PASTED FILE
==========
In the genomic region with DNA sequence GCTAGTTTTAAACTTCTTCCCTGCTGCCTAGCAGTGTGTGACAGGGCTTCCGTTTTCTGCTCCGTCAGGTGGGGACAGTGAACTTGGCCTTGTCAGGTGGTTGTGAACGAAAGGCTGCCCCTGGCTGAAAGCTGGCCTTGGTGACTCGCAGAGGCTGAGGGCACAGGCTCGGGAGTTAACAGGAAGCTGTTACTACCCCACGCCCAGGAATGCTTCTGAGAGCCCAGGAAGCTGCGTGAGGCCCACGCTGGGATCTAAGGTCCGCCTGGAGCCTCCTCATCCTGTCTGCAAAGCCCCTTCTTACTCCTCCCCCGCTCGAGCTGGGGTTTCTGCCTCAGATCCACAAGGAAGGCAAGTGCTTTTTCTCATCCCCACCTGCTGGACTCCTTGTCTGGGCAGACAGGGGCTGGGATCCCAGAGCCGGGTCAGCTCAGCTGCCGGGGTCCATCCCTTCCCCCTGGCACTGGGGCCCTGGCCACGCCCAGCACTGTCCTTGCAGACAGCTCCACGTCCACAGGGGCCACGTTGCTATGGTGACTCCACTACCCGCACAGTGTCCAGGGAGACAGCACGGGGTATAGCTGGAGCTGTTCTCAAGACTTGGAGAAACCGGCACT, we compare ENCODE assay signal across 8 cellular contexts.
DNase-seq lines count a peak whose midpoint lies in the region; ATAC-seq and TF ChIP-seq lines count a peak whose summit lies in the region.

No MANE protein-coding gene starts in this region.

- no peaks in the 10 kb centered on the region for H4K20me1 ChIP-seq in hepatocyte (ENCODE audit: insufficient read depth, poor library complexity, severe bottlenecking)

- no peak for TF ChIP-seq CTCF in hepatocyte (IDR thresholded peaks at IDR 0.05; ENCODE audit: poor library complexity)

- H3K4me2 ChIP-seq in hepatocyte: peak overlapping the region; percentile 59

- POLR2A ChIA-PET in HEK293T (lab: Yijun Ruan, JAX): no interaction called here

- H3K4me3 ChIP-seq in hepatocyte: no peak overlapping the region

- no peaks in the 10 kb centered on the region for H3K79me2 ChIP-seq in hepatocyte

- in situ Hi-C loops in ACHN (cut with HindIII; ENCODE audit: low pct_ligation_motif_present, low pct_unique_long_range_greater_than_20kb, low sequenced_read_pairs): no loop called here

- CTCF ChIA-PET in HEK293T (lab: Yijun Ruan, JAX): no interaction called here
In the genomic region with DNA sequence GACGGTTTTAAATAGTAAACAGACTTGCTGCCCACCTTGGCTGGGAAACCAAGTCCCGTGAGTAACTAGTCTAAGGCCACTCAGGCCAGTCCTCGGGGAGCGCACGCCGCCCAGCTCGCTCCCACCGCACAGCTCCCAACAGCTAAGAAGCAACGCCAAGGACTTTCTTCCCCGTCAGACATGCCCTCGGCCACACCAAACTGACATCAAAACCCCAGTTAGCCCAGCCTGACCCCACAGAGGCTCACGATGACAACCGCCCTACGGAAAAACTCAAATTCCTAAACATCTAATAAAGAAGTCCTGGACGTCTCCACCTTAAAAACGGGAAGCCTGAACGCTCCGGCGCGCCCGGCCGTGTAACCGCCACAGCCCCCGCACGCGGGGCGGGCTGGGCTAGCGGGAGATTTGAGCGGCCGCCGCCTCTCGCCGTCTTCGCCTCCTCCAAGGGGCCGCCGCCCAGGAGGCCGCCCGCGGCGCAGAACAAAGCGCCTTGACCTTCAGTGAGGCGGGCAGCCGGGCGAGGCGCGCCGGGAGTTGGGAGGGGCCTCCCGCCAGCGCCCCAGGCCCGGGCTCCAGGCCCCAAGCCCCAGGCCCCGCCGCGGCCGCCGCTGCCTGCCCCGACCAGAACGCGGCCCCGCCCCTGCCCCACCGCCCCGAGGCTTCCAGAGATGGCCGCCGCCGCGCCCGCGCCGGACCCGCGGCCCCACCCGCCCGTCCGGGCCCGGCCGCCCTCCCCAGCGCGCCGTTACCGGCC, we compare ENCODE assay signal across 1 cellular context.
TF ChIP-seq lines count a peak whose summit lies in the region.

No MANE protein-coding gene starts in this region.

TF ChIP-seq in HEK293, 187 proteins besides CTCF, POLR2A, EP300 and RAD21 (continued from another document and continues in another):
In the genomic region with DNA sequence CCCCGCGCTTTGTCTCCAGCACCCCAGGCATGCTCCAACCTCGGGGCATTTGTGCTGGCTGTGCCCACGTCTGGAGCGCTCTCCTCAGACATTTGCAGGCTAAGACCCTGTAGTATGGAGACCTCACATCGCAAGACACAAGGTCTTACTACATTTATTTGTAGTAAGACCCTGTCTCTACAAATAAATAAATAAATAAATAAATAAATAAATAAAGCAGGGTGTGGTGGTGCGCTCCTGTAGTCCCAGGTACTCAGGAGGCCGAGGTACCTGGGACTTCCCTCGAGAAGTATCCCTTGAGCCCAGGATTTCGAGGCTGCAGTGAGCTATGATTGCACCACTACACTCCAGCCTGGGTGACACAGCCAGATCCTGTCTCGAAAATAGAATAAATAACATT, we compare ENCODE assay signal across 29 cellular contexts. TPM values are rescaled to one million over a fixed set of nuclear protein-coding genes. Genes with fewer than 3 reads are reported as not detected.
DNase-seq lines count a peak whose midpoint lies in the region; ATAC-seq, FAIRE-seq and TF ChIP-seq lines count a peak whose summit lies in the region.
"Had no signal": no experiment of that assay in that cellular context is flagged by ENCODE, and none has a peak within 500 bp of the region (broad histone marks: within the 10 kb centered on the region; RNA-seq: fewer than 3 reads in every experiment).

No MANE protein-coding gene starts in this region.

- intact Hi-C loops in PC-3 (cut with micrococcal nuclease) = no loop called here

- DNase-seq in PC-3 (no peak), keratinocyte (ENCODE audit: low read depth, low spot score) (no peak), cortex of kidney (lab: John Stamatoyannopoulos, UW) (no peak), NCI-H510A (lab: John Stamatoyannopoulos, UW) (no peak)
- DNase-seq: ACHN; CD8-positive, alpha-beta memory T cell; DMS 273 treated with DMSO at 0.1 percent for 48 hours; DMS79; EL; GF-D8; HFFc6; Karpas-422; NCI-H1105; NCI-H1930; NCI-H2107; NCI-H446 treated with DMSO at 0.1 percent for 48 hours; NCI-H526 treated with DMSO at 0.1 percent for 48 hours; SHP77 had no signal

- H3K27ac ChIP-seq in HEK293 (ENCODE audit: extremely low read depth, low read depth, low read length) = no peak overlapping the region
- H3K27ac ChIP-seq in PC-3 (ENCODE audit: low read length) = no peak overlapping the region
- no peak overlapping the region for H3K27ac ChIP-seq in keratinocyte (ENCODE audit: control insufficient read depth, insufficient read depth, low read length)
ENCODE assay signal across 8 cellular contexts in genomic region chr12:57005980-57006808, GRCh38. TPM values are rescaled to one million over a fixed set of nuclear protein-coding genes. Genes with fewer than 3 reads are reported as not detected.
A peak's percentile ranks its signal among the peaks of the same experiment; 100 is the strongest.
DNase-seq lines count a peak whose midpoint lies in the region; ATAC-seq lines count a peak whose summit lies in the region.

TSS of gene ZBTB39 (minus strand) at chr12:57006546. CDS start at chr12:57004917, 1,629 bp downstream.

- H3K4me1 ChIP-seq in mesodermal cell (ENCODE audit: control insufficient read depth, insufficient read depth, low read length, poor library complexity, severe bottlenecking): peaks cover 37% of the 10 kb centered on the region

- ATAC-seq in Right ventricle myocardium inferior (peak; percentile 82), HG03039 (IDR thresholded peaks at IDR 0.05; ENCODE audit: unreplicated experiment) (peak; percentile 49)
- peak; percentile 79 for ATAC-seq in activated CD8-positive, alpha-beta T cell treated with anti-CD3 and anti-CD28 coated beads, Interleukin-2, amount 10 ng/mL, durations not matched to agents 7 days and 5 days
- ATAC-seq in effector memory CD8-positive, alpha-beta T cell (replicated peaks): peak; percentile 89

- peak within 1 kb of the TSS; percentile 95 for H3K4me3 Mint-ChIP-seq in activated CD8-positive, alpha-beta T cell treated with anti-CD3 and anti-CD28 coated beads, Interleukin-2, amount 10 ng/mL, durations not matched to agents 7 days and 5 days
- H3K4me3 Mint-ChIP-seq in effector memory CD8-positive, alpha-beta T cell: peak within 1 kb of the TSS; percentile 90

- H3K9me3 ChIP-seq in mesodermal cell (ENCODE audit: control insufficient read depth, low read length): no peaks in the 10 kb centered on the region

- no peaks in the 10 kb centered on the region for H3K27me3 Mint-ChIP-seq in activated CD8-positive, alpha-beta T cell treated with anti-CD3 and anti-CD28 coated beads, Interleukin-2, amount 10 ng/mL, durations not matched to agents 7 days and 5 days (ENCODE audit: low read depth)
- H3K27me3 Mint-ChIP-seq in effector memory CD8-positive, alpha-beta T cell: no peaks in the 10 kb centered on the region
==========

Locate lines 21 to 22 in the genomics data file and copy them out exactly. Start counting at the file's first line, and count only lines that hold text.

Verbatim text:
- DNase-seq in PC-3 (no peak), keratinocyte (ENCODE audit: low read depth, low spot score) (no peak), cortex of kidney (lab: John Stamatoyannopoulos, UW) (no peak), NCI-H510A (lab: John Stamatoyannopoulos, UW) (no peak)
- DNase-seq: ACHN; CD8-positive, alpha-beta memory T cell; DMS 273 treated with DMSO at 0.1 percent for 48 hours; DMS79; EL; GF-D8; HFFc6; Karpas-422; NCI-H1105; NCI-H1930; NCI-H2107; NCI-H446 treated with DMSO at 0.1 percent for 48 hours; NCI-H526 treated with DMSO at 0.1 percent for 48 hours; SHP77 had no signal